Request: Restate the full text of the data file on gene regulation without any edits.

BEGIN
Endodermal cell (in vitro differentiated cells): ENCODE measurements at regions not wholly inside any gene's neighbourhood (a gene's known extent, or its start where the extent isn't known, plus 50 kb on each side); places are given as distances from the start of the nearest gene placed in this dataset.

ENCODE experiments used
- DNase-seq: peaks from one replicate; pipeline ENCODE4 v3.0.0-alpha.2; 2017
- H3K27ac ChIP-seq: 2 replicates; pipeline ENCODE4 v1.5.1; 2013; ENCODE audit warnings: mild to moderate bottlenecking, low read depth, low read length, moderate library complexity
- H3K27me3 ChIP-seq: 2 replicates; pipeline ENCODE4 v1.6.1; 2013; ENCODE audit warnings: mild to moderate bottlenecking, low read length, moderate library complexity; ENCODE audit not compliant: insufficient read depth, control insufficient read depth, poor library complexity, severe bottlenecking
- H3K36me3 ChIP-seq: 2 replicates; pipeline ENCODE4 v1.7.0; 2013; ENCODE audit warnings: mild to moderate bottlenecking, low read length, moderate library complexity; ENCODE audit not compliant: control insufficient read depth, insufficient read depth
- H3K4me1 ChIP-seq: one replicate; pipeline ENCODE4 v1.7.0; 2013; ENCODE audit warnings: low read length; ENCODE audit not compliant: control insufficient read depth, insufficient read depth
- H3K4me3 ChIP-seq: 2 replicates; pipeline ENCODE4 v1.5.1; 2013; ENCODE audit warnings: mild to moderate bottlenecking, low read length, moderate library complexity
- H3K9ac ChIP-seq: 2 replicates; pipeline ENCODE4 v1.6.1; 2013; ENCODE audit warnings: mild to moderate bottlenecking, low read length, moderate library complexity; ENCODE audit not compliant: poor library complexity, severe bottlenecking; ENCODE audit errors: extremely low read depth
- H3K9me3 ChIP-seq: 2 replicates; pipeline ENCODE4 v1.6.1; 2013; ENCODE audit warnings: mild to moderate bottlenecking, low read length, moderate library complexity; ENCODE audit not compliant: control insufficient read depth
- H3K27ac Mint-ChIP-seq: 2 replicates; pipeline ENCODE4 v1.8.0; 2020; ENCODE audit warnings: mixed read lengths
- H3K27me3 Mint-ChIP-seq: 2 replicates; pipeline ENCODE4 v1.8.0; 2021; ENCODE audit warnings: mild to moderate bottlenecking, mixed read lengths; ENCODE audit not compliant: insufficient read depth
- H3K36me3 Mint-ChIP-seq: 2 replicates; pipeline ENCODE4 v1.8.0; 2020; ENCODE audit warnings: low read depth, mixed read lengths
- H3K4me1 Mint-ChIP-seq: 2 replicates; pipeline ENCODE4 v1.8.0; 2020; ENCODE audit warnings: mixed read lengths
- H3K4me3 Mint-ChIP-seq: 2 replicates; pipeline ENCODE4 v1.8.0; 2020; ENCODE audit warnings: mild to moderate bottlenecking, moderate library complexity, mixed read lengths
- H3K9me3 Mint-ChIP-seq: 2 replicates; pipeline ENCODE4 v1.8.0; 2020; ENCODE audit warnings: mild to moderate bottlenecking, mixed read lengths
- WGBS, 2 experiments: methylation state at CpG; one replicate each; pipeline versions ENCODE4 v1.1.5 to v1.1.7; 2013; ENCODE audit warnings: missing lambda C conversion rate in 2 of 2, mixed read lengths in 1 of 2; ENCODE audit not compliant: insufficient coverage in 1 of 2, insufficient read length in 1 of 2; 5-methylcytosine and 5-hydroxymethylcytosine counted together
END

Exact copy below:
Endodermal cell (in vitro differentiated cells): ENCODE measurements at regions not wholly inside any gene's neighbourhood (a gene's known extent, or its start where the extent isn't known, plus 50 kb on each side); places are given as distances from the start of the nearest gene placed in this dataset.

ENCODE experiments used
- DNase-seq: peaks from one replicate; pipeline ENCODE4 v3.0.0-alpha.2; 2017
- H3K27ac ChIP-seq: 2 replicates; pipeline ENCODE4 v1.5.1; 2013; ENCODE audit warnings: mild to moderate bottlenecking, low read depth, low read length, moderate library complexity
- H3K27me3 ChIP-seq: 2 replicates; pipeline ENCODE4 v1.6.1; 2013; ENCODE audit warnings: mild to moderate bottlenecking, low read length, moderate library complexity; ENCODE audit not compliant: insufficient read depth, control insufficient read depth, poor library complexity, severe bottlenecking
- H3K36me3 ChIP-seq: 2 replicates; pipeline ENCODE4 v1.7.0; 2013; ENCODE audit warnings: mild to moderate bottlenecking, low read length, moderate library complexity; ENCODE audit not compliant: control insufficient read depth, insufficient read depth
- H3K4me1 ChIP-seq: one replicate; pipeline ENCODE4 v1.7.0; 2013; ENCODE audit warnings: low read length; ENCODE audit not compliant: control insufficient read depth, insufficient read depth
- H3K4me3 ChIP-seq: 2 replicates; pipeline ENCODE4 v1.5.1; 2013; ENCODE audit warnings: mild to moderate bottlenecking, low read length, moderate library complexity
- H3K9ac ChIP-seq: 2 replicates; pipeline ENCODE4 v1.6.1; 2013; ENCODE audit warnings: mild to moderate bottlenecking, low read length, moderate library complexity; ENCODE audit not compliant: poor library complexity, severe bottlenecking; ENCODE audit errors: extremely low read depth
- H3K9me3 ChIP-seq: 2 replicates; pipeline ENCODE4 v1.6.1; 2013; ENCODE audit warnings: mild to moderate bottlenecking, low read length, moderate library complexity; ENCODE audit not compliant: control insufficient read depth
- H3K27ac Mint-ChIP-seq: 2 replicates; pipeline ENCODE4 v1.8.0; 2020; ENCODE audit warnings: mixed read lengths
- H3K27me3 Mint-ChIP-seq: 2 replicates; pipeline ENCODE4 v1.8.0; 2021; ENCODE audit warnings: mild to moderate bottlenecking, mixed read lengths; ENCODE audit not compliant: insufficient read depth
- H3K36me3 Mint-ChIP-seq: 2 replicates; pipeline ENCODE4 v1.8.0; 2020; ENCODE audit warnings: low read depth, mixed read lengths
- H3K4me1 Mint-ChIP-seq: 2 replicates; pipeline ENCODE4 v1.8.0; 2020; ENCODE audit warnings: mixed read lengths
- H3K4me3 Mint-ChIP-seq: 2 replicates; pipeline ENCODE4 v1.8.0; 2020; ENCODE audit warnings: mild to moderate bottlenecking, moderate library complexity, mixed read lengths
- H3K9me3 Mint-ChIP-seq: 2 replicates; pipeline ENCODE4 v1.8.0; 2020; ENCODE audit warnings: mild to moderate bottlenecking, mixed read lengths
- WGBS, 2 experiments: methylation state at CpG; one replicate each; pipeline versions ENCODE4 v1.1.5 to v1.1.7; 2013; ENCODE audit warnings: missing lambda C conversion rate in 2 of 2, mixed read lengths in 1 of 2; ENCODE audit not compliant: insufficient coverage in 1 of 2, insufficient read length in 1 of 2; 5-methylcytosine and 5-hydroxymethylcytosine counted together